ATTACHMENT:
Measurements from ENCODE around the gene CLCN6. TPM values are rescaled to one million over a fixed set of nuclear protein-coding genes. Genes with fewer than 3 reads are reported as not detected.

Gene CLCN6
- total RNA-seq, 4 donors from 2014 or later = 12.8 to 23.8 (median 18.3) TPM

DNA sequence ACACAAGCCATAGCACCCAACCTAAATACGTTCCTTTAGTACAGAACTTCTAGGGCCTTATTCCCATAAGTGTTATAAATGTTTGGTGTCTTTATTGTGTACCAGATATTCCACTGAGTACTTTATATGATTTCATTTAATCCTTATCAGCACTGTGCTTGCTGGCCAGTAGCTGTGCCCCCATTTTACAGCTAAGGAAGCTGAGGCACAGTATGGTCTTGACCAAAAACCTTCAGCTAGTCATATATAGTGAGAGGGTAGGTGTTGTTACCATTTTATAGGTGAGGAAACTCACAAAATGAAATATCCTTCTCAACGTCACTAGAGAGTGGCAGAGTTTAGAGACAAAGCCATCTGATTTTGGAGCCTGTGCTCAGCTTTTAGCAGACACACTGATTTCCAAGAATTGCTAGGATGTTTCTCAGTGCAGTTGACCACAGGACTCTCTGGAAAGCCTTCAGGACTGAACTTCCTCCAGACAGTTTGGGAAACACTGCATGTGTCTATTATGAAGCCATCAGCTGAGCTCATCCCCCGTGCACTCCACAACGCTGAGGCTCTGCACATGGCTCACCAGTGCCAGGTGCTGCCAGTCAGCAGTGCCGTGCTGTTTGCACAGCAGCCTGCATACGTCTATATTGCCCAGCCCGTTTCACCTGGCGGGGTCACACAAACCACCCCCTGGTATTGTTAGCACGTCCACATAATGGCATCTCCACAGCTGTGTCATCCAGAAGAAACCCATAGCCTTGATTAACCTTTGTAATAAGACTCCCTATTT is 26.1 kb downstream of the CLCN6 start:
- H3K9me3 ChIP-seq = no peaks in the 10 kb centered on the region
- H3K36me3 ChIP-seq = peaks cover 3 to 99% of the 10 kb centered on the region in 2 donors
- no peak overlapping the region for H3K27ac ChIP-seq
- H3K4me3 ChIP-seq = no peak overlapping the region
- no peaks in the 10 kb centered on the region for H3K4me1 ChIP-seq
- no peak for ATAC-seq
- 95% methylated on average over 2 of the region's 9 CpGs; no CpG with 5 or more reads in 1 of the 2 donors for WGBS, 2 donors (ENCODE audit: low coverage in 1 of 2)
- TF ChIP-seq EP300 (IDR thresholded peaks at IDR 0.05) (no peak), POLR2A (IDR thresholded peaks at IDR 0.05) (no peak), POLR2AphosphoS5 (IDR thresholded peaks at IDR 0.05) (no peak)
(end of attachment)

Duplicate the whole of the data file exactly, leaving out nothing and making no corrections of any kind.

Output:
Measurements from ENCODE around the gene CLCN6. TPM values are rescaled to one million over a fixed set of nuclear protein-coding genes. Genes with fewer than 3 reads are reported as not detected.

Gene CLCN6
- total RNA-seq, 4 donors from 2014 or later = 12.8 to 23.8 (median 18.3) TPM

DNA sequence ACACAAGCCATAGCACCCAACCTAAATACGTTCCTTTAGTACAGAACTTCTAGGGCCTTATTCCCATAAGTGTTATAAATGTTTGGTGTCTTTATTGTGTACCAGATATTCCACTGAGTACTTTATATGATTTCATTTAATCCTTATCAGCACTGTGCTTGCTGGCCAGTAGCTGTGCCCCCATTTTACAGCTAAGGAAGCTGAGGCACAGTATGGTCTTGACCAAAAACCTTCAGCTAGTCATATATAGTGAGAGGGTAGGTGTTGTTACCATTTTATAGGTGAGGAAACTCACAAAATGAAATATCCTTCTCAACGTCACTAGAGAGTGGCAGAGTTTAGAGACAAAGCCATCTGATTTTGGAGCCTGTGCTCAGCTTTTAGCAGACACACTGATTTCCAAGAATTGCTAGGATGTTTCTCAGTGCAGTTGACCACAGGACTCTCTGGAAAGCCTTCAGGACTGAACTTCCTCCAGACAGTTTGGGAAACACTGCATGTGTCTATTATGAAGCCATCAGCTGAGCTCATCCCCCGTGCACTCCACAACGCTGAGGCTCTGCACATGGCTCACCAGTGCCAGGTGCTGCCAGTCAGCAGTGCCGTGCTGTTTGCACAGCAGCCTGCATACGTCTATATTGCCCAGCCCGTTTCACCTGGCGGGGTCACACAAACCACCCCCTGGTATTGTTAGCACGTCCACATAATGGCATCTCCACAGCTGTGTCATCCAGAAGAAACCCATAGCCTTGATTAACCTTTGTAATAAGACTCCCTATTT is 26.1 kb downstream of the CLCN6 start:
- H3K9me3 ChIP-seq = no peaks in the 10 kb centered on the region
- H3K36me3 ChIP-seq = peaks cover 3 to 99% of the 10 kb centered on the region in 2 donors
- no peak overlapping the region for H3K27ac ChIP-seq
- H3K4me3 ChIP-seq = no peak overlapping the region
- no peaks in the 10 kb centered on the region for H3K4me1 ChIP-seq
- no peak for ATAC-seq
- 95% methylated on average over 2 of the region's 9 CpGs; no CpG with 5 or more reads in 1 of the 2 donors for WGBS, 2 donors (ENCODE audit: low coverage in 1 of 2)
- TF ChIP-seq EP300 (IDR thresholded peaks at IDR 0.05) (no peak), POLR2A (IDR thresholded peaks at IDR 0.05) (no peak), POLR2AphosphoS5 (IDR thresholded peaks at IDR 0.05) (no peak)